“We have some very attractive opportunities for inorganic growth and let’s say it’s under consideration. The team at Yes Bank is evaluating it but it is too early to comment at this stage,” said Rana Kapoor, managing director and a chief executive officer, Yes Bank. “Retail broking is an area of thrust and we have no desire to be an institutional broker. We will build this as a complimentary product offering,” Kapoor said. The bank expects to launch operations of the securities broking business during FY14.
The bank today also received a board approval to get into retail mutual funds. “Yes Bank shall be applying to RBI and the Securities and Exchange Board of India for getting into it and we will hopefully in the next 12 months get into the business of mutual funds. Here again the rationale is to augment our retail offerings,” said Kapoor.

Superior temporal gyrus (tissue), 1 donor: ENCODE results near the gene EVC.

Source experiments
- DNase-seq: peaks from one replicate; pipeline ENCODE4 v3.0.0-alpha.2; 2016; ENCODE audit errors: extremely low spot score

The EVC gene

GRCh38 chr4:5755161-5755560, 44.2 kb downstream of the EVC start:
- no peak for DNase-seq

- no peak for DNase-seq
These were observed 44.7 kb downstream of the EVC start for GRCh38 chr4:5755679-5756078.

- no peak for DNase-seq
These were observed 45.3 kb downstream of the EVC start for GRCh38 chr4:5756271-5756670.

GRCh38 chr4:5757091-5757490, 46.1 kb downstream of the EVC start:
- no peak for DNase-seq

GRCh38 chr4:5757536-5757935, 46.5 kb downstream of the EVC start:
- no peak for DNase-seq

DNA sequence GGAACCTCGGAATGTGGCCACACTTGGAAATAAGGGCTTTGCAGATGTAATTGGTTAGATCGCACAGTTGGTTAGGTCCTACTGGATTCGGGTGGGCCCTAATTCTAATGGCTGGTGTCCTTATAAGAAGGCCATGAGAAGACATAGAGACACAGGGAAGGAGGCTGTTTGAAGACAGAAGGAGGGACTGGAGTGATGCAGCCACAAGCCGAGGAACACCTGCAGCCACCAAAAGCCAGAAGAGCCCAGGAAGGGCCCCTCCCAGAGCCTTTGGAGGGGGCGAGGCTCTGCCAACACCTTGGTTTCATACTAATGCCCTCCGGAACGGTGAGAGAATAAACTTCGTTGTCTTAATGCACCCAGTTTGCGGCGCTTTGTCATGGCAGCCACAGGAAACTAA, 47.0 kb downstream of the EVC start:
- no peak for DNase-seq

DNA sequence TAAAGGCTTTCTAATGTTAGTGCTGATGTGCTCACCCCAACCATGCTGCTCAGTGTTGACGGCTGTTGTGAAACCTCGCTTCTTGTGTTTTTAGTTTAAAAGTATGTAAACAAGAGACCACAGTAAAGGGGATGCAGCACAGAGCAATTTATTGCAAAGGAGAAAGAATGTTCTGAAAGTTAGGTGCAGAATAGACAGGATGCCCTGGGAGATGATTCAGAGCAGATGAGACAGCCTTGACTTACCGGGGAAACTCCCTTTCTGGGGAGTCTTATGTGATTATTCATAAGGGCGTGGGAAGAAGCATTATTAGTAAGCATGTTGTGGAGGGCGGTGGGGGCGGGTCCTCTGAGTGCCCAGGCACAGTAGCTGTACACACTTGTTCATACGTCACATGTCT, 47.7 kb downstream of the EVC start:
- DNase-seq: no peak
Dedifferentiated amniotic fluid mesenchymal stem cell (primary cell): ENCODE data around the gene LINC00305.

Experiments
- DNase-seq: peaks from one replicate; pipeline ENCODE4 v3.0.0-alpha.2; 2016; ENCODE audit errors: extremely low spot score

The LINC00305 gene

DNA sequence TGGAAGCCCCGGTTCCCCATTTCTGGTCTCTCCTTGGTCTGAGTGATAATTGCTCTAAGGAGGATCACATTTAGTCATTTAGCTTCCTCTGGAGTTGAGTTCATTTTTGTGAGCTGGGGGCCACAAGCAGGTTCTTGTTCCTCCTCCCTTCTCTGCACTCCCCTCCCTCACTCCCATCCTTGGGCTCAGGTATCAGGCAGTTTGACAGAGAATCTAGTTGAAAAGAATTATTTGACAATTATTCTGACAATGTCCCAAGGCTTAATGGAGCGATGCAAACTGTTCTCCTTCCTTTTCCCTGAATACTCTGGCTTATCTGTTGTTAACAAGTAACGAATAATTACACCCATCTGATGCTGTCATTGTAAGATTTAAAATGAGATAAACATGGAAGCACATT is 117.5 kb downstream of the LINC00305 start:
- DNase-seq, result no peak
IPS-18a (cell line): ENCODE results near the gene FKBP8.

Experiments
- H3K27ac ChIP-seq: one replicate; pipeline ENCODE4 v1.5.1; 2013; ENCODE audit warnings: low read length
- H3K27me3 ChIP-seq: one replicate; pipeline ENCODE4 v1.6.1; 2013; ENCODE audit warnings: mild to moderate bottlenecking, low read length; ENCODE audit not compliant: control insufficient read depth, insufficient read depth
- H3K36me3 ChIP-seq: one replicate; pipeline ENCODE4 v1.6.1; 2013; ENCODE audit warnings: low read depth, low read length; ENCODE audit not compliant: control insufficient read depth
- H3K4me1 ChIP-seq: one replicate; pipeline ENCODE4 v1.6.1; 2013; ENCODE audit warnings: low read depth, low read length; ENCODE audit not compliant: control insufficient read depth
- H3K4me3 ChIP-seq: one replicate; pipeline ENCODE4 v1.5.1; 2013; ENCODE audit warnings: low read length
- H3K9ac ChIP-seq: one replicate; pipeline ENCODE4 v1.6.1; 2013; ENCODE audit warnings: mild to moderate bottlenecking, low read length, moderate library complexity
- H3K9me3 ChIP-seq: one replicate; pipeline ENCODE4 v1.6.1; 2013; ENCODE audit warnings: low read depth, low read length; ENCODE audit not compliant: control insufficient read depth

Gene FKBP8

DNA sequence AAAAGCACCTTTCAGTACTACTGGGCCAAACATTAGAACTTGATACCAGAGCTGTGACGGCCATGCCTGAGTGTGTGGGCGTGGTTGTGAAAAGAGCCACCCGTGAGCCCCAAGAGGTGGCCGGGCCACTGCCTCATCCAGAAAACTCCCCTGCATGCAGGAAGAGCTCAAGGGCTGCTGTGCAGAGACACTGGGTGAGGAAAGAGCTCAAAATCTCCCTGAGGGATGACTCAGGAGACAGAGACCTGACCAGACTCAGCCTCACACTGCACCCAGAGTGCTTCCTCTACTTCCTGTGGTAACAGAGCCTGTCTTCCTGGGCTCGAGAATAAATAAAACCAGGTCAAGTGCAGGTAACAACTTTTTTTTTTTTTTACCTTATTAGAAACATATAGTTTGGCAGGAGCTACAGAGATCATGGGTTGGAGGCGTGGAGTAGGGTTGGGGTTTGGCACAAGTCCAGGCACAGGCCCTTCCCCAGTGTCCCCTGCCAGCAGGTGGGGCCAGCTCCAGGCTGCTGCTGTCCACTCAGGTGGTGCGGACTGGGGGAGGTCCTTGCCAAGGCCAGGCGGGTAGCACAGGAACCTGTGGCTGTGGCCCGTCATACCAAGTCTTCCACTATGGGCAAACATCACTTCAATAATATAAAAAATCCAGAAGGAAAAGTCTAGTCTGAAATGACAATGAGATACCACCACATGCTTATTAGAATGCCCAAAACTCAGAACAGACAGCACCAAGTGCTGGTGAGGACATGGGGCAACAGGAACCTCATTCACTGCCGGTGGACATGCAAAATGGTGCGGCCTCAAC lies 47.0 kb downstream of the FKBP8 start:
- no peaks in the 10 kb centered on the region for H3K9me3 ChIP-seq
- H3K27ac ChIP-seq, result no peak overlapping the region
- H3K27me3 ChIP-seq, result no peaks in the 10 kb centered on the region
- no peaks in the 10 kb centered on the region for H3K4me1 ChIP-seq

However, the insurance business is a proposition that Yes Bank believes is best played as a distributor. “We do not want to take on the capital burden and at the same time the manufacturing costs.
I think we will be a better distributor than a manufacturer,” said Kapoor.
For an acquisition in securities broking business, cost will be a major consideration. “Our plan A is to do it on our own because it is not too expensive. All we need is a technology platform and then we will empower our branches to sell. By going inorganic it helps us to short-cut the process. Price is a major criteria,” said Rajat Monga, group president- financial markets and chief financial officer, Yes Bank. “As a bank, we believe our strength is to build businesses not to buy businesses. There are so many businesses within the bank and each of them have been build by us. We should not be paying a great price in any case in this environment.”